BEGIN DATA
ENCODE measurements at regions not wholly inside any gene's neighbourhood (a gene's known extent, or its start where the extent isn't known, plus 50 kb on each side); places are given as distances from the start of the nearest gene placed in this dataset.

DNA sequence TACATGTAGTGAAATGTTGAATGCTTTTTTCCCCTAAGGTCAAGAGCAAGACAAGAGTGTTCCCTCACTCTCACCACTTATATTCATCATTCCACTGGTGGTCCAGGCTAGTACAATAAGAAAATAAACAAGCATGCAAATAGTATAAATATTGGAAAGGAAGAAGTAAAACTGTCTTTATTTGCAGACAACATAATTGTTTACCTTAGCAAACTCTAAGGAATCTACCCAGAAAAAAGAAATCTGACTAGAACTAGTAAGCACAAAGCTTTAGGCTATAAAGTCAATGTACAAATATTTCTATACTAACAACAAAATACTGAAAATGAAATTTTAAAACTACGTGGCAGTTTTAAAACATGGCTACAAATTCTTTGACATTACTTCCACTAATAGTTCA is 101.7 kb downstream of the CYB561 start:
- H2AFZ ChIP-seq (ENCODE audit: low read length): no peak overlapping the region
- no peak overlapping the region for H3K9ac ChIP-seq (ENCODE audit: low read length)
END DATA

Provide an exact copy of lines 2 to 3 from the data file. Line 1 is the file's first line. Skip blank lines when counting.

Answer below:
DNA sequence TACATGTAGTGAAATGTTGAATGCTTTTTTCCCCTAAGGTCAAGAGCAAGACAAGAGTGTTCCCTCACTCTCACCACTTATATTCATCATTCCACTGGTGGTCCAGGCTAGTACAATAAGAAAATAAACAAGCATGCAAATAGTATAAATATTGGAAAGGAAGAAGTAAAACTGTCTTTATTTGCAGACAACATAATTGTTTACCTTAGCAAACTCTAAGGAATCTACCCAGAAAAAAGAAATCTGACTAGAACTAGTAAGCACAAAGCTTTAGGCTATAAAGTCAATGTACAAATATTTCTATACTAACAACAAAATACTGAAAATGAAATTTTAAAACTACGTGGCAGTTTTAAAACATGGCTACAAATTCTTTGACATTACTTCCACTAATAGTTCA is 101.7 kb downstream of the CYB561 start:
- H2AFZ ChIP-seq (ENCODE audit: low read length): no peak overlapping the region